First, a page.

Posted by Paul 9/12/13
Paul: This one is confusing because the spore print varies from yellow to orange to tan. It has the velvety stipe and gills similar to the first post that Joe and Sava called Tapinella. This third specimen was found on wood in Doug fir at 2,200 feet in the Coast Range.
Judy: Yes! Tapinella atrotomentosa - seems like a lot is fruiting right now. Usually it fruits a bit later, and always on dead stumps or logs.
Note this was a separate post by Paul
The attached pictures are of a shelfing mushroom growing on wood in a western red cedar bottom land at about 1,800 feet in the coast range.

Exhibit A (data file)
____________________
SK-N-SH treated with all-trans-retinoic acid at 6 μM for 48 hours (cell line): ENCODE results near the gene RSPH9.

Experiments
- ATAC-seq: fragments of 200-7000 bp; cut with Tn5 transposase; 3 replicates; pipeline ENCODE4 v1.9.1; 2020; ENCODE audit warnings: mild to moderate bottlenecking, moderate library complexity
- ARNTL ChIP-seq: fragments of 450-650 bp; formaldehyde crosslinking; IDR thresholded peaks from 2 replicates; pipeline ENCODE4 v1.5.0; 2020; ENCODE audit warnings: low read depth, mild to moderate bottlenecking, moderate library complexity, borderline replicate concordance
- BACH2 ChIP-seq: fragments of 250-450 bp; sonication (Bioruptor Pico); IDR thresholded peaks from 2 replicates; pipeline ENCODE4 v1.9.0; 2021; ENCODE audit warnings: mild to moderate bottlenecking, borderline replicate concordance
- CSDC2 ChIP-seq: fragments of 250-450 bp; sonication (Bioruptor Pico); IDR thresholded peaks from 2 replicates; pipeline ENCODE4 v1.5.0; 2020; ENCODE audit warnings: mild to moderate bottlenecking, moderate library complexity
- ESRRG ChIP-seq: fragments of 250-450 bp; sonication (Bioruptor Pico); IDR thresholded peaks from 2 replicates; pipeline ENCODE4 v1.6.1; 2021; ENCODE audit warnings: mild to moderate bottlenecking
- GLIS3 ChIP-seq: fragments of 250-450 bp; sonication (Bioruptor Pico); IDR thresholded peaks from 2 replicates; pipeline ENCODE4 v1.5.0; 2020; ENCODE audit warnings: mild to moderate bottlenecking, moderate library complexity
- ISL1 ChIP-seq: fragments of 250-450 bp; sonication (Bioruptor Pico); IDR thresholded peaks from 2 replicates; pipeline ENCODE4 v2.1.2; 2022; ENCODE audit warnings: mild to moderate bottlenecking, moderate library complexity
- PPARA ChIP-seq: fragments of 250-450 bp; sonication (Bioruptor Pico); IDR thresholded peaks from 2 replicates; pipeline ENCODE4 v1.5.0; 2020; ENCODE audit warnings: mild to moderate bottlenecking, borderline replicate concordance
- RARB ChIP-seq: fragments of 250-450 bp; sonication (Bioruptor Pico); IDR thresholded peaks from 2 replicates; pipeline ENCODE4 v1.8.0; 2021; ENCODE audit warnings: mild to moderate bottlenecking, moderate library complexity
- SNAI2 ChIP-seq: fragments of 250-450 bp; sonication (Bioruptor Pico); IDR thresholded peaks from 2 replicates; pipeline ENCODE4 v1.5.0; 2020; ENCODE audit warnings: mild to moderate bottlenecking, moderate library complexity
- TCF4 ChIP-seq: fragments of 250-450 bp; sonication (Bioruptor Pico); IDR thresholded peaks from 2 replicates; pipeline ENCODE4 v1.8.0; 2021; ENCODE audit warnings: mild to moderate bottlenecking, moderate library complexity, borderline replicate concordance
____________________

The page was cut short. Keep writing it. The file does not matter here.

I'm thinking Crepidotus because the spore/juice print is brown, the gills are not forked and do not trend to pores near the attachment. The whole mushroom is "flabby".
Sava: I don't think Crepidotus can have a stem this large. Most likely, your mushroom is Tapinella atrotomentosa. We saw lots of them last week on Mt. Adams. You can recognize this Tapinella by growth on wood and its eccentric distinctly velvety stem.
joe: Link to images of another, younger specimen (pretty sure it's the same species), collected a week ago in the same area:
My specimen grew on a rotting conifer log (I don't know what kind). Also flabby; moist (I could not get spore print); "juice" brown.
(Please ignore the tentative identification in Mushroom Observe
Do offer some comments: Message will go to Elmer
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